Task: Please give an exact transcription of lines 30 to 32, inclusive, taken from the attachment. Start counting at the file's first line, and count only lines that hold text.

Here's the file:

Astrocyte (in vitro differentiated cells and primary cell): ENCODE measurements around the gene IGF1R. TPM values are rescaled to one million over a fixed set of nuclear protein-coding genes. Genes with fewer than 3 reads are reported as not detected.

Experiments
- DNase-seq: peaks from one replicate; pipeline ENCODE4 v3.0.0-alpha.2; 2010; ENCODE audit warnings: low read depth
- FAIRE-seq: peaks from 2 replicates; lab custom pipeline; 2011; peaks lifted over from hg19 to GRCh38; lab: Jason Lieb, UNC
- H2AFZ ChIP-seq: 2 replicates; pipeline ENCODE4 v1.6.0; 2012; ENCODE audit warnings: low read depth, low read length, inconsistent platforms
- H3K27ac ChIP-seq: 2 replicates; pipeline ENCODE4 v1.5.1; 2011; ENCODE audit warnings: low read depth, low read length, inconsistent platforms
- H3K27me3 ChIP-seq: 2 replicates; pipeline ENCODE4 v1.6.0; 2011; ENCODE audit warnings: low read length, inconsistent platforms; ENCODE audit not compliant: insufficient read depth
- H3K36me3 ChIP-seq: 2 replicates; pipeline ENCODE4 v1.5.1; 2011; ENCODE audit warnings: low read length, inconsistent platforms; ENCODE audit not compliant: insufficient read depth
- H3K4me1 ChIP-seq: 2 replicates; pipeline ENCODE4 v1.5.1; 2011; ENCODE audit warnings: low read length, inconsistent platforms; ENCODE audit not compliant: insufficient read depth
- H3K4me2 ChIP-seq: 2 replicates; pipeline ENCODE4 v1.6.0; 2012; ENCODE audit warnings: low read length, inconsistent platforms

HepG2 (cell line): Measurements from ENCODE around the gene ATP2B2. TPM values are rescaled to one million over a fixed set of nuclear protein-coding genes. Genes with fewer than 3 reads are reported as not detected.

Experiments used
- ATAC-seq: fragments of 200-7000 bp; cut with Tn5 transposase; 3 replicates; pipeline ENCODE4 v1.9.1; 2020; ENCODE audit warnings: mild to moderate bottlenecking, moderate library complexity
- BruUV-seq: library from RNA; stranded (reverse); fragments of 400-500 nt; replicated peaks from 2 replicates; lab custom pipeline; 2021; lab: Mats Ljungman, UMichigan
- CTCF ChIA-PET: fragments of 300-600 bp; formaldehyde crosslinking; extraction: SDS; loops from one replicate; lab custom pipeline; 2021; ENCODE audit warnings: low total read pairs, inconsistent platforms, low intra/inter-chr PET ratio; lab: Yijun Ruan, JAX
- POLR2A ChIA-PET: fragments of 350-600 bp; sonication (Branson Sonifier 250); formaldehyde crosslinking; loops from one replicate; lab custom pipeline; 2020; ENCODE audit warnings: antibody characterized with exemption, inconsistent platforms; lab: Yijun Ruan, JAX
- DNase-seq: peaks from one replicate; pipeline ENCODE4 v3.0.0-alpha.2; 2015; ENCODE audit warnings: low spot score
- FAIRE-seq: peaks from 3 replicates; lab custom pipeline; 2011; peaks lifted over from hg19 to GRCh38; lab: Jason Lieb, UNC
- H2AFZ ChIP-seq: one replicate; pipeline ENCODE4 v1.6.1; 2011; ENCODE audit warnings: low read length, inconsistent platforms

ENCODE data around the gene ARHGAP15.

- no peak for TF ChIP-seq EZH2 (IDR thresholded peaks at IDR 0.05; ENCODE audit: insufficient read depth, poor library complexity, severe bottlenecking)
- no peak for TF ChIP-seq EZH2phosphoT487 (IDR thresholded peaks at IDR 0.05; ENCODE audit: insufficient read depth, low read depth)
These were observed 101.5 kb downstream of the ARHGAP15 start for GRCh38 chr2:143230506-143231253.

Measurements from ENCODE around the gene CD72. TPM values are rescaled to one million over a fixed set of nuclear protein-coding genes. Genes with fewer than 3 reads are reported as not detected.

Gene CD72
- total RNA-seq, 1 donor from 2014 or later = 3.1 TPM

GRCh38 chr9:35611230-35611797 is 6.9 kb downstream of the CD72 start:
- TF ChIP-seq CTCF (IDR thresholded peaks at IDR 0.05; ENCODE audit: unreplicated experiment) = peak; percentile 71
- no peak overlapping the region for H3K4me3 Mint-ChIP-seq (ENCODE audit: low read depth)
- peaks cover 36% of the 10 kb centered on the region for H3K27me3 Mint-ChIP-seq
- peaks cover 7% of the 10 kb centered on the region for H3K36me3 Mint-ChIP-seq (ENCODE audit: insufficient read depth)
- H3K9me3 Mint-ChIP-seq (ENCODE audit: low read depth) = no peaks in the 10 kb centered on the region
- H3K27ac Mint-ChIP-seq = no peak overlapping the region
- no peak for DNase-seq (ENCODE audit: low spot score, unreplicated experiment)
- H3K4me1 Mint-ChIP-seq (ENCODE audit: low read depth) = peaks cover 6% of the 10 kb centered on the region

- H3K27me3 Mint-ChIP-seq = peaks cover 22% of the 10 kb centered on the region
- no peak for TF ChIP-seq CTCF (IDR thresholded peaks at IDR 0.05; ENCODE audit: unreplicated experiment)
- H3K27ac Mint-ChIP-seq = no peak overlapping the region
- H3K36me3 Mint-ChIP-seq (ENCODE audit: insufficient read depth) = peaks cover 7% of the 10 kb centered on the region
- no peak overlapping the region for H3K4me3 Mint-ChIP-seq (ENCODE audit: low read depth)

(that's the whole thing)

- peaks cover 36% of the 10 kb centered on the region for H3K27me3 Mint-ChIP-seq
- peaks cover 7% of the 10 kb centered on the region for H3K36me3 Mint-ChIP-seq (ENCODE audit: insufficient read depth)
- H3K9me3 Mint-ChIP-seq (ENCODE audit: low read depth) = no peaks in the 10 kb centered on the region